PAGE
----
Headlines of the day II: EconoEthnoFukufury


Lots to cover, including the latest bizarre twists at Fukushima after the jump/

Our first story, in which the third point precisely refutes the claim made just before, comes from the Department of Ironic Self Refutation via the London Daily Mail:

Home Depot founder hits out at Pope Francis claiming the pontiff ‘fails to understand rich Americans’

  • Billionaire Home Depot founder Kenneth Langone has announced he is uncomfortable with Pope Francis’ recent comments on wealth
  • In an interview with CNBC – Langone explained that he does not think the pontiff appreciates or understands Americans
  • Announced that a potential anonymous donor might not contribute a seven-figure sum to the restoration of Manhattan’s St. Patrick’s Cathedral because of this

The Washington Post covers betrayal:

Younger military veterans are angered by budget cuts to their pension benefits

The plan to trim pension increases for working-age military retirees such as Preston is by far the most controversial provision in a bipartisan budget deal approved by Congress and signed last week by President Obama.

The cut is small — a one-percentage-point reduction in the annual cost-of-living increase — but it has provoked outrage among veterans, some of whom argue that the country is reneging on a solemn pact. And even though lawmakers, especially in the GOP, fulminate about the need to cut the cost of federal health and retirement benefits, many have vowed to roll the cut back when Congress returns to work next week.

The San Francisco Chronicle covers a border booster:

Mexican sales tax hike seen as boon on US border

Mexican license plates are common in parking lots of shopping malls in U.S. border cities. They will be even more familiar after Mexico raises its federal sales tax in border regions to match the rest of the country, say merchants and shoppers.

The increase to 16 percent from 11 percent, which takes effect Wednesday, has sparked large protests on the Mexican side of the border. Facebook pages with secessionist tones have generated about 200,000 “likes.” Thousands have signed petitions to challenge the tax hike in court.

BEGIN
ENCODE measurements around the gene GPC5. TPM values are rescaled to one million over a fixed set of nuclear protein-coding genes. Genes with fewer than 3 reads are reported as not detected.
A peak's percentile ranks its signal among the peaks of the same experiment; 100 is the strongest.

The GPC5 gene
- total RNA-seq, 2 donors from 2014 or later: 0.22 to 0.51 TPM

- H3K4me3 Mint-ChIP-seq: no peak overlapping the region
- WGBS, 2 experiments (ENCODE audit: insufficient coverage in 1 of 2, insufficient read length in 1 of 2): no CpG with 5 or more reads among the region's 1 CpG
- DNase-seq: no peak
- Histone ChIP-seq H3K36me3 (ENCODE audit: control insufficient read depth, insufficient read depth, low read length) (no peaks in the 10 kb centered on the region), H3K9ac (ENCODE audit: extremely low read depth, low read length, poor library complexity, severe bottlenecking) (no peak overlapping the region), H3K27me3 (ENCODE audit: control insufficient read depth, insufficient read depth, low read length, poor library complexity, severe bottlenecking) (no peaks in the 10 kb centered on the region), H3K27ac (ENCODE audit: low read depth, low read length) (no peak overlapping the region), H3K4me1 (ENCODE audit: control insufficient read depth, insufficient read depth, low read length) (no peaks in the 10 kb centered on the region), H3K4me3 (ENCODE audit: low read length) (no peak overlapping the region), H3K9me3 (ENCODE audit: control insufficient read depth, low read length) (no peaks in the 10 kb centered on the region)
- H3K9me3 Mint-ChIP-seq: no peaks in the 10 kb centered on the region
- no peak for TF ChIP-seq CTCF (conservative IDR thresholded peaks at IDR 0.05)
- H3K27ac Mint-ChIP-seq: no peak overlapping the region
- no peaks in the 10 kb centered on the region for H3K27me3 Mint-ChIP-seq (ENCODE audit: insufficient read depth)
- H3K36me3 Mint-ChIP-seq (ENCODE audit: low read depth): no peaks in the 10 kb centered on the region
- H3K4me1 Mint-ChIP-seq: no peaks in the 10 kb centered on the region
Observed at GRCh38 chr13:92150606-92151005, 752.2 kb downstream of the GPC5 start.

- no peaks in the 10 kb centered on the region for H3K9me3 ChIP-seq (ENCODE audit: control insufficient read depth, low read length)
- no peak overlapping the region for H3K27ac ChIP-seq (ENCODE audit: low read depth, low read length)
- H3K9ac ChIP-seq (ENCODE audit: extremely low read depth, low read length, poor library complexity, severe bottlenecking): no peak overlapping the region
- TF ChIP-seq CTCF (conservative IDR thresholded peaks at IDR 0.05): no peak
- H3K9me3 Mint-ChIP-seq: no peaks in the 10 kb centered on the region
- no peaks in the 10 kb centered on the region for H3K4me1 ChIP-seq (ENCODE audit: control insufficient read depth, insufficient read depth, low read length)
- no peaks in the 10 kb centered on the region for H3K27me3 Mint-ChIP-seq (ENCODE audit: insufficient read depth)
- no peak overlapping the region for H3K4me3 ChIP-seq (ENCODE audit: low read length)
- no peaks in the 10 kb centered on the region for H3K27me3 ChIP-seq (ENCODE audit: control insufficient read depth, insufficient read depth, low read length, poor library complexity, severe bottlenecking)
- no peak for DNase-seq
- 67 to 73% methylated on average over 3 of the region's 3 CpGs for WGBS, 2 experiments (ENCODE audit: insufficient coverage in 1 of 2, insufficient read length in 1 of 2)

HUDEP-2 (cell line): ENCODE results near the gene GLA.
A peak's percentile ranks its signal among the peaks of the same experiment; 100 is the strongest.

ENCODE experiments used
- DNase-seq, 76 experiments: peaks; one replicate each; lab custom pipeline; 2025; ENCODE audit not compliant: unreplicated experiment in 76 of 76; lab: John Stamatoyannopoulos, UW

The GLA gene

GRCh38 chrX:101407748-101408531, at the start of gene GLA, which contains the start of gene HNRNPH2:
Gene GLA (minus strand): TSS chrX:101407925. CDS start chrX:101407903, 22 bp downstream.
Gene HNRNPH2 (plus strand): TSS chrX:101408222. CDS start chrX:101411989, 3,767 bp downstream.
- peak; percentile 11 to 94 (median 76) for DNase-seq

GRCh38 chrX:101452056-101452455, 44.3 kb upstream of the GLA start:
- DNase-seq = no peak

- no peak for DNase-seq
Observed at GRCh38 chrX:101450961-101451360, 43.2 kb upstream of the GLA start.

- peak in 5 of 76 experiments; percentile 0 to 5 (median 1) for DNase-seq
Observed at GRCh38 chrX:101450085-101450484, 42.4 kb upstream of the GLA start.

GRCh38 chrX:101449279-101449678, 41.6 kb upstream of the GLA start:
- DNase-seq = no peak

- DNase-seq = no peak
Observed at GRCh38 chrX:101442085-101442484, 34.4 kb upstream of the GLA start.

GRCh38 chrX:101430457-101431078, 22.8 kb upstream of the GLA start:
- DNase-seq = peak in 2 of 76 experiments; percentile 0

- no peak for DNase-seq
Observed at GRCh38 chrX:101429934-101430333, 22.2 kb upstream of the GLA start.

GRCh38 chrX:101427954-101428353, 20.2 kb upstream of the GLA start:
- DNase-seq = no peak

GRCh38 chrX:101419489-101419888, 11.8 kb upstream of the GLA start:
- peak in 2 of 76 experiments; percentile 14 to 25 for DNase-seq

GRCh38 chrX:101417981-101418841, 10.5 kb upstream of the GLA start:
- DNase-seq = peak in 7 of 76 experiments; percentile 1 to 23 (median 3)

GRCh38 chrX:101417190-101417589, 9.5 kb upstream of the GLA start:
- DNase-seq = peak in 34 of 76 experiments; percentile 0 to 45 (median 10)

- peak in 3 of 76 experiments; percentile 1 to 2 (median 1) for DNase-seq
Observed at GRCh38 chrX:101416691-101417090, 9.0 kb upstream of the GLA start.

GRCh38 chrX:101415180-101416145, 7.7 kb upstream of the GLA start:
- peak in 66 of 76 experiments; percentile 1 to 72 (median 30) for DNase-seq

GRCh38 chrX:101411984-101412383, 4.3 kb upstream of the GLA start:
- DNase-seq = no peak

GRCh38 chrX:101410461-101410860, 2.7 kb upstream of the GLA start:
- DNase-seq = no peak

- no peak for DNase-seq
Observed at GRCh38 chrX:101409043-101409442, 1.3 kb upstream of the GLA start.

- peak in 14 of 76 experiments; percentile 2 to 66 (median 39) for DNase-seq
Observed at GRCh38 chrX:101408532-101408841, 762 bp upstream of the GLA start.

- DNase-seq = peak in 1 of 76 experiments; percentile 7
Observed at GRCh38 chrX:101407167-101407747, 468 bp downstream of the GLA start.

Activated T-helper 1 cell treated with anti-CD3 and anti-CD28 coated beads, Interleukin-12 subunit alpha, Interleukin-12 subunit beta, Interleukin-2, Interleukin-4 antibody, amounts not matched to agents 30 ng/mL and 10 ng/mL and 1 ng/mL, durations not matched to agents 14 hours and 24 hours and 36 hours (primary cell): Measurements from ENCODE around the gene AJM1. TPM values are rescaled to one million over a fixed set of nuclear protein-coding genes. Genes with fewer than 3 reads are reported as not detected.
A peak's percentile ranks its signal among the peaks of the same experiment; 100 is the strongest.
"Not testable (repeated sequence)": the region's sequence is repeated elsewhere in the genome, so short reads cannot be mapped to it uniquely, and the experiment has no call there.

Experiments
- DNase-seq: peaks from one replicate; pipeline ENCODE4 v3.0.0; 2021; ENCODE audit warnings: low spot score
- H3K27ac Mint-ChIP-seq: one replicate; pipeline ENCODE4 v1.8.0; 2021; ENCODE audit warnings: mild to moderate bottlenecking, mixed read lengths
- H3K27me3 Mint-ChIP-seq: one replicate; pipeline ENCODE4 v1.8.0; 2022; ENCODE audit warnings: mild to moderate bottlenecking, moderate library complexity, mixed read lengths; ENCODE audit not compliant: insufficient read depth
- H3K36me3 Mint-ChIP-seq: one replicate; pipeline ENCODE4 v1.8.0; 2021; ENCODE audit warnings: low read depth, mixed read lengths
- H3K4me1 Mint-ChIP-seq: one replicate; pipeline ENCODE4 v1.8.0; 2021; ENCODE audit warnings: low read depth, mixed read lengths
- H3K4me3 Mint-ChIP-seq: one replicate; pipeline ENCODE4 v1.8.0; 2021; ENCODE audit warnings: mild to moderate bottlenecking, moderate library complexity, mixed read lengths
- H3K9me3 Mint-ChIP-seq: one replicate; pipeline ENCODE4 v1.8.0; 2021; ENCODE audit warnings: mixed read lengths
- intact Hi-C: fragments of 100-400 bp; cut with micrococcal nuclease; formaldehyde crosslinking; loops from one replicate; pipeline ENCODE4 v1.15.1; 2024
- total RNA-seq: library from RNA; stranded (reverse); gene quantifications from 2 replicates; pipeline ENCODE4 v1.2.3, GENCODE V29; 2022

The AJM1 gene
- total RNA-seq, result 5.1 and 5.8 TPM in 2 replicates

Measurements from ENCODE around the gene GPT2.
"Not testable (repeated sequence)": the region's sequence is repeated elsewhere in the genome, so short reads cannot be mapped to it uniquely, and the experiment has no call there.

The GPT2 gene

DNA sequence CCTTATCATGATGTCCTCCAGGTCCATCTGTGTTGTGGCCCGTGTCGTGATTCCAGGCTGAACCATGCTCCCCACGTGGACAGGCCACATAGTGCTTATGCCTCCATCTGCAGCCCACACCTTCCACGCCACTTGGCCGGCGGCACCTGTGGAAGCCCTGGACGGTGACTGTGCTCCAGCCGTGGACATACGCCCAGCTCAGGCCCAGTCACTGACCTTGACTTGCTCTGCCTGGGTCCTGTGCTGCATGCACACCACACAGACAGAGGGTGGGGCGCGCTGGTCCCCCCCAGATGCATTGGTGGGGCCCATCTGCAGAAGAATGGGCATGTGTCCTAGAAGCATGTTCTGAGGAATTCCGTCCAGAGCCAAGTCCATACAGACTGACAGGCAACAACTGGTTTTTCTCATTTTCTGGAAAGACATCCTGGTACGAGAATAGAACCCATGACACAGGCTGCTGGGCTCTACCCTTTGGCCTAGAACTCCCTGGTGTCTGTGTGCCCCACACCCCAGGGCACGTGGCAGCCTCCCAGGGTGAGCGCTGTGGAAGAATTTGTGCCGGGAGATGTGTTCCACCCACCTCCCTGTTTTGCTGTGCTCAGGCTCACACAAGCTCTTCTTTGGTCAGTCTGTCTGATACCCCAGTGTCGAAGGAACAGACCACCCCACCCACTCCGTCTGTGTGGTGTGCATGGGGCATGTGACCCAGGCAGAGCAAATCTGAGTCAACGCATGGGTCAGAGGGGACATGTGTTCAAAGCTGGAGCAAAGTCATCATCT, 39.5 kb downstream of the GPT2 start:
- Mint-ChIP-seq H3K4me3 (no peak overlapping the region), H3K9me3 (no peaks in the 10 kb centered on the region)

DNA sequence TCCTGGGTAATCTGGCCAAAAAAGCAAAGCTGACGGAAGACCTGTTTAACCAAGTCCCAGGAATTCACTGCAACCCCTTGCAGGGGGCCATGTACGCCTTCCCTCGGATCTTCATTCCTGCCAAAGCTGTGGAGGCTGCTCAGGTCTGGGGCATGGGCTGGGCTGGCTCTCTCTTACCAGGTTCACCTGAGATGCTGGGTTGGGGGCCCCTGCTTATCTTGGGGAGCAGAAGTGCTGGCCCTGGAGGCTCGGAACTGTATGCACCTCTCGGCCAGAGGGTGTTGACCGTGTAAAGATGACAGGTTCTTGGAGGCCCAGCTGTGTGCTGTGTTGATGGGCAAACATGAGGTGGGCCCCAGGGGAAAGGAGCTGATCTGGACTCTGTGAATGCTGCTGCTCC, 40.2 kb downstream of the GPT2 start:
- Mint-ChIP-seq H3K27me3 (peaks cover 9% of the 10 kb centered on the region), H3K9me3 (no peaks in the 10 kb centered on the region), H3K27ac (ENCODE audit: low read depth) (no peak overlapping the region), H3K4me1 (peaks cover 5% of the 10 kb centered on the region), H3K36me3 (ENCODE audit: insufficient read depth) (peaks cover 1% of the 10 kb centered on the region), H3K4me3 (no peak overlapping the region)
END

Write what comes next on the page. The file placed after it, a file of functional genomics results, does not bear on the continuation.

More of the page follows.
The Mexican government says the two-tiered tax structure, which was introduced decades ago to make border cities competitive, is no longer justified. Others say the increase may backfire by driving more shoppers north of the border, harming the economy and raising less tax revenue than anticipated.

Another piece of American industry goes, via Bloomberg:

Fiat Agrees to Buy Rest of Chrysler in $4.35 Billion Deal

Fiat SpA (F) agreed to buy the remaining stake in Chrysler Group LLC owned by a United Auto Workers retiree health-care trust in a $4.35 billion deal, the last step needed before the Italian and U.S. carmakers can merge.

Sergio Marchionne, chief executive officer of both carmakers, structured the deal so that Chrysler puts up most of the cash, easing strains on the Italian parent as it seeks to end losses in Europe. The agreement with the trust, structured as a voluntary employee beneficiary association or VEBA, gives Fiat full ownership of the No. 3 U.S. automaker less than five years after its government-financed bankruptcy.

Frackers ahoy, via Jiji Press:

Sumitomo Eyeing Shale Gas Biz in N. America

Major Japanese trader Sumitomo Corp. is considering embarking on shale gas- and share oil-related business in North America, President Kuniharu Nakamura has said in a recent interview.

Sumitomo is examining such possibilities as liquefying shale gas for exports to Japan and leasing machinery used in shale gas production, he said.

Media sellout in the works, via Reuters:

Chinese recycling tycoon says he wants to buy New York Times

An eccentric Chinese recycling magnate said on Tuesday he was preparing to open negotiations to buy the New York Times Co.

Chen Guangbiao, a well-known philanthropist, is something of a celebrity in China. During a particularly murky bout of pollution in January, the ebullient and tireless self-promoter handed out free cans of “fresh air.

But Chen says he is perfectly serious in his bid to buy the Times, something that he said he had been contemplating for more than two years. He said he expected to discuss the matter on January 5, when he is due to meet a “leading shareholder” in New York.

“There’s nothing that can’t be bought for the right price,” Chen said.

Austerity’s the fault, via the Los Angeles Times:

California’s funds for mapping earthquake faults running out

Fault line maps are crucial to enforcing building regulations and understanding risks of new development, seismic experts say.

California is about to run out of money for mapping earthquake faults, leaving many communities across the state with limited information about the seismic risks of new development.

The California Geological Survey has about 300 more fault maps left to complete, including some covering highly populated areas like the Westside of Los Angeles, the San Diego Bay area, and the San Gabriel Valley. But officials say the budget for mapping will run out once the state completes work on the Hollywood fault early next year.